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Implementation of Article 13 (1) – ICESCR General Comment 13

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Implementation of Article 13 (1) – ICESCR General Comment 13

The right to education (art. 13)

1. Education is both a human right in itself and an indispensable means of realizing other human rights. As an empowerment right, education is the primary vehicle by which economically and socially marginalized adults and children can lift themselves out of poverty and obtain the means to participate fully in their communities. Education has a vital role in empowering women, safeguarding children from exploitative and hazardous labour and sexual exploitation, promoting human rights and democracy, protecting the environment, and controlling population growth. Increasingly, education is recognized as one of the best financial investments States can make. But the importance of education is not just practical: a well-educated, enlightened and active mind, able to wander freely and widely, is one of the joys and rewards of human existence.

2. The International Covenant on Economic, Social and Cultural Rights (ICESCR) devotes two articles to the right to education, articles 13 and 14. Article 13, the longest provision in the Covenant, is the most wide-ranging and comprehensive article on the right to education in international human rights law. The Committee has already adopted General Comment 11 on article 14 (plans of action for primary education); General Comment 11 and the present general comment are complementary and should be considered together. The Committee is aware that for millions of people throughout the world, the enjoyment of the right to education remains a distant goal. Moreover, in many cases, this goal is becoming increasingly remote. The Committee is also conscious of the formidable structural and other obstacles impeding the full implementation of article 13 in many States parties.

3. With a view to assisting States parties’ implementation of the Covenant and the fulfilment of their reporting obligations, this general comment focuses on the normative content of article 13 (Part I, paras. 4-42), some of the obligations arising from it (Part II, paras. 43-57), and some illustrative violations (Part II, paras. 58-59). Part III briefly remarks upon the obligations of actors other than States parties. The general comment is based upon the Committee’s experience in examining States parties, reports over many years.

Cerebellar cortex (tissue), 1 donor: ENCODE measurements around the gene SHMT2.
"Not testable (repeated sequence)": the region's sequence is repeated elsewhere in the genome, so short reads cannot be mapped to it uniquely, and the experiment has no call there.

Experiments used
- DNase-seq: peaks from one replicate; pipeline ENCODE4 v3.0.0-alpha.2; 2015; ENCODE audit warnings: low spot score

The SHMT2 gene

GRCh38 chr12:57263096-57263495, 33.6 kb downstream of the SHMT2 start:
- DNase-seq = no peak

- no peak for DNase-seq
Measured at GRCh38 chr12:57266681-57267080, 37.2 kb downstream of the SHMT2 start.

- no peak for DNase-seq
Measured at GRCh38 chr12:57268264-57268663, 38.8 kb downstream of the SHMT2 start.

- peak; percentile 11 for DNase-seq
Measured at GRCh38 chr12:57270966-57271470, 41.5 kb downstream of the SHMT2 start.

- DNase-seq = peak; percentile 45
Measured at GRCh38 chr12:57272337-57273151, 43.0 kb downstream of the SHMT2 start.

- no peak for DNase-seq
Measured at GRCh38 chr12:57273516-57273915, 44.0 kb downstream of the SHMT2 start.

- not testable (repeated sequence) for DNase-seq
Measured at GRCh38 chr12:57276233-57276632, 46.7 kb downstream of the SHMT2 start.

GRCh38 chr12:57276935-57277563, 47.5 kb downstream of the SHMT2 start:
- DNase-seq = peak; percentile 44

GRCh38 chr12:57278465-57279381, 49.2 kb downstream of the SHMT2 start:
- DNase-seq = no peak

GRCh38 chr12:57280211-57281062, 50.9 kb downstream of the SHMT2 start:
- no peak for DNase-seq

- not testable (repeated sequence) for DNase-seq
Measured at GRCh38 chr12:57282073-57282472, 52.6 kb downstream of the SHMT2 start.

4. States parties agree that all education, whether public or private, formal or non-formal, shall be directed towards the aims and objectives identified in article 13 (1). The Committee notes that these educational objectives reflect the fundamental purposes and principles of the United Nations as enshrined in Articles 1 and 2 of the Charter. For the most part, they are also found in article 26 (2) of the Universal Declaration of Human Rights, although article 13 (1) adds to the Declaration in three respects: education shall be directed to the human personality’s “sense of dignity”, it shall “enable all persons to participate effectively in a free society”, and it shall promote understanding among all “ethnic” groups, as well as nations and racial and religious groups. Of those educational objectives which are common to article 26 (2) of the Universal Declaration of Human Rights and article 13 (1) of the Covenant, perhaps the most fundamental is that “education shall be directed to the full development of the human personality”.

5. The Committee notes that since the General Assembly adopted the Covenant in 1966, other international instruments have further elaborated the objectives to which education should be directed. Accordingly, the Committee takes the view that States parties are required to ensure that education conforms to the aims and objectives identified in article 13 (1), as interpreted in the light of the World Declaration on Education for All (Jomtien, Thailand, 1990) (art. 1), the Convention on the Rights of the Child (art. 29 (1)), the Vienna Declaration and Programme of Action (Part I, para. 33 and Part II, para. 80), and the Plan of Action for the United Nations Decade for Human Rights Education (para. 2). While all these texts closely correspond to article 13 (1) of the Covenant, they also include elements which are not expressly provided for in article 13 (1), such as specific references to gender equality and respect for the environment. These new elements are implicit in, and reflect a contemporary interpretation of article 13 (1). The Committee obtains support for this point of view from the widespread endorsement that the previously mentioned texts have received from all regions of the world.

 

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